Sergent used as an example a client who comes in every week and withdraws a given amount of cash. His or her withdrawal is generally consistent, until one day they come in and withdraw a much larger sum than usual.

The teller can casually inquire about the reason by asking simple questions. Is the client headed out on a big shopping spree or taking a trip?

Another red flag can be if the client customarily comes to the bank alone, but then they start being accompanied by someone.

The teller can inquire about who the person is, but they may also have an opportunity to hear conversations between the stranger and client.

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Many times, especially in cases involving family members or professional caregivers, there are threats of withholding. The perpetrator may threaten to withhold needed medications if demands are not met. There may be the threat of, "If you don't do this, I'm going to put you in a nursing home."

These types of threats constitute not only financial exploitation, but also emotional and even physical abuse.

The Department on Aging considers anyone age 60 and over as a senior. Sergent said that in the age scale, most of the younger seniors are pretty sharp about what is going on around them, but even they can still be victims.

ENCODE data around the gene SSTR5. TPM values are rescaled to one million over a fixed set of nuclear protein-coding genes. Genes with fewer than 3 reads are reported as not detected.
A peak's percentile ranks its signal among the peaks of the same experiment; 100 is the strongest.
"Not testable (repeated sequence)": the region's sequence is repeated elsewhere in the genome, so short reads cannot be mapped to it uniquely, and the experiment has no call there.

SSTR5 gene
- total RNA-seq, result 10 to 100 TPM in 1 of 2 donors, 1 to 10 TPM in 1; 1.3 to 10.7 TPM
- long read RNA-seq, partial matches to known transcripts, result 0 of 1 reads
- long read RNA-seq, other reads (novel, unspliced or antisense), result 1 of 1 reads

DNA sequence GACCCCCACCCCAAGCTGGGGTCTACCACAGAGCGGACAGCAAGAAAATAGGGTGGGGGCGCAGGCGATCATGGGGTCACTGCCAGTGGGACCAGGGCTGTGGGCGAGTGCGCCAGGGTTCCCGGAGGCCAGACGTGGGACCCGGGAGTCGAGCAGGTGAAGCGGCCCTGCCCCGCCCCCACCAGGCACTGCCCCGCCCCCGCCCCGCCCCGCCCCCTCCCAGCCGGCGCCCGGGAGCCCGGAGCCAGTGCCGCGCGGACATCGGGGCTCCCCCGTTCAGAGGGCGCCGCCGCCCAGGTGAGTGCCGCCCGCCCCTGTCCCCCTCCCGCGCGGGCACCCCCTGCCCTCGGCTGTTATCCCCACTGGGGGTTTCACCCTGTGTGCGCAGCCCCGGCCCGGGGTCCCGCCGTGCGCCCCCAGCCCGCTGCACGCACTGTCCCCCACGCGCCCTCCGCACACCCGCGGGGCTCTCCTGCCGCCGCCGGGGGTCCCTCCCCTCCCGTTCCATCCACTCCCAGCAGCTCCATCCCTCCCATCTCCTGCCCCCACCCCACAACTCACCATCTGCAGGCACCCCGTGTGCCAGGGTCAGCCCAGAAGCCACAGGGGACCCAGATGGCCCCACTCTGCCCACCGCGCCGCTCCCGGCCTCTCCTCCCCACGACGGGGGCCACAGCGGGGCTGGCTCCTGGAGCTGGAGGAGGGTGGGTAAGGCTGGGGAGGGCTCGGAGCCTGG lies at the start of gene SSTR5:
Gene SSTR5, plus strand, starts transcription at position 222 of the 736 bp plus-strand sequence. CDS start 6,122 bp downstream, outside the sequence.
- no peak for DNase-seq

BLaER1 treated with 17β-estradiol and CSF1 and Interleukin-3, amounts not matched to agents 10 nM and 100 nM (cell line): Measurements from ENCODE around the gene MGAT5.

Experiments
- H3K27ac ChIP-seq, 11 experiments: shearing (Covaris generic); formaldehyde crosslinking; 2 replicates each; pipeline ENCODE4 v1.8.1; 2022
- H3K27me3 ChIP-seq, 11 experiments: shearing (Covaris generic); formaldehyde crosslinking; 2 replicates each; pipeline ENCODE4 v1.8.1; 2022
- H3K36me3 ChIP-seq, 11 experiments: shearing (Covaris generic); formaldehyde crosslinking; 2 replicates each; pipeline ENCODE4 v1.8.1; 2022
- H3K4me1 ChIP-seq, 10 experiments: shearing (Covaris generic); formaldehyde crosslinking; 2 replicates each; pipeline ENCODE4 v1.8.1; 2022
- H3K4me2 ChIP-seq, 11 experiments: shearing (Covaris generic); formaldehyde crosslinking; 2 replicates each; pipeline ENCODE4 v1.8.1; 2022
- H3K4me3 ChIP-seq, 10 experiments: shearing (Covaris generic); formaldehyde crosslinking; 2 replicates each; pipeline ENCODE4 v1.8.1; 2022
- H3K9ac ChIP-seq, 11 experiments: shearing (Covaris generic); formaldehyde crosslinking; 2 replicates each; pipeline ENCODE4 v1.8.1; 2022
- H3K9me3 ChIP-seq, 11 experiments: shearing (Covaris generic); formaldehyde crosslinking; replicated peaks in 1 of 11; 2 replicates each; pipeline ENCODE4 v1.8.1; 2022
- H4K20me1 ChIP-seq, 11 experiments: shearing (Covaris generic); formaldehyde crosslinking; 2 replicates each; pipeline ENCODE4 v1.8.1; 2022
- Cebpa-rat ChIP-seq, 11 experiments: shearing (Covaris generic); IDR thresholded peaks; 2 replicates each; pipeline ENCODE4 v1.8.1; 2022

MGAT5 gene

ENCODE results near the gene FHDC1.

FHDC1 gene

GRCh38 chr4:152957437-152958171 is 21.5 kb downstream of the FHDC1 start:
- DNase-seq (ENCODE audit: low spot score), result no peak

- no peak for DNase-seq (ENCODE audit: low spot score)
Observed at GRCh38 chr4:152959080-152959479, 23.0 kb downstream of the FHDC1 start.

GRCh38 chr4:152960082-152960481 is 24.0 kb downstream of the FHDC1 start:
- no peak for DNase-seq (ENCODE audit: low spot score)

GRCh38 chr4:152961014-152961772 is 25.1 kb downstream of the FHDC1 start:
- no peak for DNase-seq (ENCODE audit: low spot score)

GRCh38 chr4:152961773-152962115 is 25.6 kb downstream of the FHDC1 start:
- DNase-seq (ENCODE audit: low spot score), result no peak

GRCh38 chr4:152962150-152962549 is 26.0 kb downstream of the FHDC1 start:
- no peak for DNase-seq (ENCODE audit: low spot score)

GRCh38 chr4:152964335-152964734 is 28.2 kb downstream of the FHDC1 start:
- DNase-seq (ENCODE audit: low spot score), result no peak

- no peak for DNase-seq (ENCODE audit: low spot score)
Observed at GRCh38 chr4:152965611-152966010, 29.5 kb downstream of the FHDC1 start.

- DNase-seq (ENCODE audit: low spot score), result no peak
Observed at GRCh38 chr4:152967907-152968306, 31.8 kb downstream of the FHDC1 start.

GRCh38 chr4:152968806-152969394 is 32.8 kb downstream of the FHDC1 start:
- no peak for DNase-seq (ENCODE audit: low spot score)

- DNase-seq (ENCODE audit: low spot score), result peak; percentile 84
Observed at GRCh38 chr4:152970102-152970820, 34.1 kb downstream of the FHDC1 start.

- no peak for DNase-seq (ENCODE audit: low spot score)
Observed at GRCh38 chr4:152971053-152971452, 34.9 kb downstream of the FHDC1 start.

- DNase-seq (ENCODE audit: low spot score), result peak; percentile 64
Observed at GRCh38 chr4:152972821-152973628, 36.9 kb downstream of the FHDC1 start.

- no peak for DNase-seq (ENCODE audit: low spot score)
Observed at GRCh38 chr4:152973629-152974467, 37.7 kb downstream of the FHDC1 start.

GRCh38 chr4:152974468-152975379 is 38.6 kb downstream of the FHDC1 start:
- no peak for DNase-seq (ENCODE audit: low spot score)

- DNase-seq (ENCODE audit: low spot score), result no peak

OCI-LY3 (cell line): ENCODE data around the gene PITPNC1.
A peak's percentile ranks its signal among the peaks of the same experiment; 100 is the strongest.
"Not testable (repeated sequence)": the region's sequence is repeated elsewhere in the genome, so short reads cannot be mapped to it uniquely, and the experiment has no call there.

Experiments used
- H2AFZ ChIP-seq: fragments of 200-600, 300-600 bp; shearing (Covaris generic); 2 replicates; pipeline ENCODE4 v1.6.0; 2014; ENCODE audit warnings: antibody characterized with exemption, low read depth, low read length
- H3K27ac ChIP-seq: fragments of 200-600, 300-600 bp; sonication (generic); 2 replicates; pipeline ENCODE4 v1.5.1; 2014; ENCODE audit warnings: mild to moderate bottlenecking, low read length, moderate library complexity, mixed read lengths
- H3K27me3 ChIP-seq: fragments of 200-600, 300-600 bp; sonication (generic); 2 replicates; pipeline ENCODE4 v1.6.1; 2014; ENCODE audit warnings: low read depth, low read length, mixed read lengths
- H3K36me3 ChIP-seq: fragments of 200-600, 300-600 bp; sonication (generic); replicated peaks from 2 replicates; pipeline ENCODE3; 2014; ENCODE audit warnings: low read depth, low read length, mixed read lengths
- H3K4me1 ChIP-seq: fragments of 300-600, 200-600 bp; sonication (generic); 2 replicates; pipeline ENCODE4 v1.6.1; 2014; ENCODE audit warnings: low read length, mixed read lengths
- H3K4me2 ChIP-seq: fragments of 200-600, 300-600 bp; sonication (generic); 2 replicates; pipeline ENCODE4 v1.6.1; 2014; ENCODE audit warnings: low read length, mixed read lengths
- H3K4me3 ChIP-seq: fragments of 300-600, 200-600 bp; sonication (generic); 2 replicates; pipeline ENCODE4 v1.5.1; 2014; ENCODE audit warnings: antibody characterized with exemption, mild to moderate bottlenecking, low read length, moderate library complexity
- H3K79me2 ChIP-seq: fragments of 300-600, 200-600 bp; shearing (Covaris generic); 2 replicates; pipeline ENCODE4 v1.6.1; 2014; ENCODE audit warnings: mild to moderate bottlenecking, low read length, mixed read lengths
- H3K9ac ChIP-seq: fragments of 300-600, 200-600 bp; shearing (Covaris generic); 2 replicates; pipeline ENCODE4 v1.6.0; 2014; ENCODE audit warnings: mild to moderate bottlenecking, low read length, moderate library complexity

Criminals prey on seniors' weaknesses: Are they widowed and did their spouse manage the money? Are they suffering from a physical impairment that makes them dependent on others? Are they sometimes disoriented or confused? Do they suffer from losses of memory? Are they in a situation where they may be living with their abuser?

Throughout the meeting, Sergent presented different forms of exploitation and described red flags that tellers can identify.

The group as a whole talked about other issues such as scams involving home repairs and calls asking for money for bogus charities.

Sergent, with the help of Powell and Houser, talked about what can be done to identify a potential problem and the steps a teller should take if he or she suspects a client is at risk.

It should be noted that publishing the full content of the 90-minute meeting Friday afternoon could hinder the IDOA's ability to stop senior exploitation. Therefore, much of what happened at the meeting will not be published by Lincoln Daily News.

It should also be noted that no one, including the IDOA and Senior Services, believes that every child will exploit or abuse their parents, but those few who do, need to be stopped.

Anyone who suspects that a senior is being taken advantage of or being abused should act by reporting it.

There are a variety of ways to do this, including a call to:

  • Illinois Statewide Elder Abuse Hotline -- 866-800-1409

  • Illinois Department on Aging Senior HelpLine -- 800-252-8966

  • Illinois Attorney General's Senior Hotline -- 800-243-5377

In addition, if you feel a senior is in immediate danger, contact your local law enforcement agency.